In order to avoid surprises due to new bags of materials, make it a habit to keep the new bag separate until you’ve tested your glazes with the new material. Once you’ve tested your glaze using the new bag of material, then you can safely dump it into the bin containing the previous bag.
I like to keep track of the dates I purchase bags of materials and dates I open them, just in case this info becomes relevant.
3. Firing Schedule and Cooling Cycle
The amount of time your glazes spend in a melted state in the kiln, both on the way up to the top temperature and on the way back down to room temperature, can have an effect on your fired results.
When glazes melt in the kiln, they turn into a liquid on the surface of your pots. While glazes are in the liquid state, molecules have the ability to move around and interact/react with each other, and are subject to gravity.
A glaze that reaches its top temperature really quickly can turn out very different than a glaze that took a long time to get to the same temperature. The change can be even more drastic if there’s a big difference in the length of the cooling cycle. In both cases, it’s the amount of time the glaze is in its liquid state that’s significant. This generally occurs above 1500°F / 800°C.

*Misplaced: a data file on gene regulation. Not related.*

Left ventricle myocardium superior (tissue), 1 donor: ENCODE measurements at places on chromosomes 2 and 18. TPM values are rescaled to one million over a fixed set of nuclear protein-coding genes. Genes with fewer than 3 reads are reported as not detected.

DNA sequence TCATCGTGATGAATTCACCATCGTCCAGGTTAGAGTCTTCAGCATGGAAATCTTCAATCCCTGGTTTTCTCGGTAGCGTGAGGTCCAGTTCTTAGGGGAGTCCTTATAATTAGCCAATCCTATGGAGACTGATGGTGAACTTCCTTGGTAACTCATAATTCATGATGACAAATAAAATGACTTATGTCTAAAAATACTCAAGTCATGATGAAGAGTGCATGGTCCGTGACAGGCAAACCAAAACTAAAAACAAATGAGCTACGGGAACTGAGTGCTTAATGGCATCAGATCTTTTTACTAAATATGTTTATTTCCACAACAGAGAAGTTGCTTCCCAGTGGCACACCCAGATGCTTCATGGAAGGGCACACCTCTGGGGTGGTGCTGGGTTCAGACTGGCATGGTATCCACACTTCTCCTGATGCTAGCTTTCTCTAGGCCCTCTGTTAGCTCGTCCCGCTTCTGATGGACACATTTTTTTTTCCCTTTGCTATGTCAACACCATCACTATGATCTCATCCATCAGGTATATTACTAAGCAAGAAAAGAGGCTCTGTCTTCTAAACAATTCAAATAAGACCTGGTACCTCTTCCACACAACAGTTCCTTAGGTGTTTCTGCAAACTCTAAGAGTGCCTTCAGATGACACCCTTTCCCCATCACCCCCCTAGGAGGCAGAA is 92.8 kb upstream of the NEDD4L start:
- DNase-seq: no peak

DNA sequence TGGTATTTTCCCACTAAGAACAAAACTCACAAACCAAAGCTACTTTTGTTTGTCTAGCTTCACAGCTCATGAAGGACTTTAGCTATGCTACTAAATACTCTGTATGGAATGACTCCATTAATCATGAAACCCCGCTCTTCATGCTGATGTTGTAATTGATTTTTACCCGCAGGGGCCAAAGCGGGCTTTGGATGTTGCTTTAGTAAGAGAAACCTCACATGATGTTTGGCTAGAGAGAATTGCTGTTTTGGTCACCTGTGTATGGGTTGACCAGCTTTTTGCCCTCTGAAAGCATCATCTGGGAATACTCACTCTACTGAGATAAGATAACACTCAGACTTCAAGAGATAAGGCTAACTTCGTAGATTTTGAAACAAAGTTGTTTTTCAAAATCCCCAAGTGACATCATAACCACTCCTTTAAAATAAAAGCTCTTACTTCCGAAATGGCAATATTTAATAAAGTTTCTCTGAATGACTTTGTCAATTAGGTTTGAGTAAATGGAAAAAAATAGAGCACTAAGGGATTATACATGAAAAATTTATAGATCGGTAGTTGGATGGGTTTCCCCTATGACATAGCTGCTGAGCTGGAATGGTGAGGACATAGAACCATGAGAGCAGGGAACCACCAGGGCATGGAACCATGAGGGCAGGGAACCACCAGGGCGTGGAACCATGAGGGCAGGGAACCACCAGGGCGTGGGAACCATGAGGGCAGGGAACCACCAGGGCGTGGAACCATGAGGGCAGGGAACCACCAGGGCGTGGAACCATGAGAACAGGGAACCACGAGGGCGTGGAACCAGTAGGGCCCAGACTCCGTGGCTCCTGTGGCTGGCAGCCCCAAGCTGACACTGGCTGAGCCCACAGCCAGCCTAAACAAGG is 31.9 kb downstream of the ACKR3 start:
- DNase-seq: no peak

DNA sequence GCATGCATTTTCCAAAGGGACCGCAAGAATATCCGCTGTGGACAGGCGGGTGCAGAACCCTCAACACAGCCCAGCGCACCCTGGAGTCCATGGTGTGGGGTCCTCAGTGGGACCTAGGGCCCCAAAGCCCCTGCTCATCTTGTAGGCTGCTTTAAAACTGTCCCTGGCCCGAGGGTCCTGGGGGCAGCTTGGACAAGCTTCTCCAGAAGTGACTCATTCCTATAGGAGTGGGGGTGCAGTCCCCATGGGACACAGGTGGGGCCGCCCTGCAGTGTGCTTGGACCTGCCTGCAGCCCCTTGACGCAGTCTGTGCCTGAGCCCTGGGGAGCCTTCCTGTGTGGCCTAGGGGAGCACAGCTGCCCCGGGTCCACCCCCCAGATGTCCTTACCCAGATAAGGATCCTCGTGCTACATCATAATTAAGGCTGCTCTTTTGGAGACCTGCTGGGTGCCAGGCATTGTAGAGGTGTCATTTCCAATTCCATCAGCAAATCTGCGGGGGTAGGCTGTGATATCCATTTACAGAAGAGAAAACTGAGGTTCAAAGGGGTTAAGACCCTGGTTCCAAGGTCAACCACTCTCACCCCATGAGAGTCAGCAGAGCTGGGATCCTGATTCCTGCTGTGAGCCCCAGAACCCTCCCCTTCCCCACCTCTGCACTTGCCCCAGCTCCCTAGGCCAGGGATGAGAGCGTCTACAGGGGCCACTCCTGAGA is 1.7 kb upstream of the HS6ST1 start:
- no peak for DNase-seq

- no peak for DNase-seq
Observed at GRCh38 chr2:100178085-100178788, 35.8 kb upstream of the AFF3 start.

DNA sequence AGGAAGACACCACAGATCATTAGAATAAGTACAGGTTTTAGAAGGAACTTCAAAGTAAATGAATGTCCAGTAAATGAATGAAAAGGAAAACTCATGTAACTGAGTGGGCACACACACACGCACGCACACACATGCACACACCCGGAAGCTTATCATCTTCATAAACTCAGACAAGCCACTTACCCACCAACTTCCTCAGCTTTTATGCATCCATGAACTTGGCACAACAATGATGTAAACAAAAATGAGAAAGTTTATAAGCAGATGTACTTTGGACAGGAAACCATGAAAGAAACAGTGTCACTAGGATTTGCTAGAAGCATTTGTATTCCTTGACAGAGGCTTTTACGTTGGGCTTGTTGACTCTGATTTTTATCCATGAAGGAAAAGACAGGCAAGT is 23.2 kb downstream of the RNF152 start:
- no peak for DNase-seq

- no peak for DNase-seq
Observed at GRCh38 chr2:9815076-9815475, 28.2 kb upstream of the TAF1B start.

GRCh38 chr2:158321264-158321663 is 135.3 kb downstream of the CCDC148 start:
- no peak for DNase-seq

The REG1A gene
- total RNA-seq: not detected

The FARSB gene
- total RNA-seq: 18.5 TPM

If you’re using a different kiln or a different firing schedule, you can often expect different results. Different sized kilns or kilns with different brick thicknesses will naturally cool at different rates, due to their ability to retain heat or not.
These bowls are glazed with the same glaze from the same bucket but fired in different sized kilns
If your kiln is packed tightly with pots, it will take longer to cool than when your kiln only has a few pots on each shelf and more empty space. These are all things to take into consideration.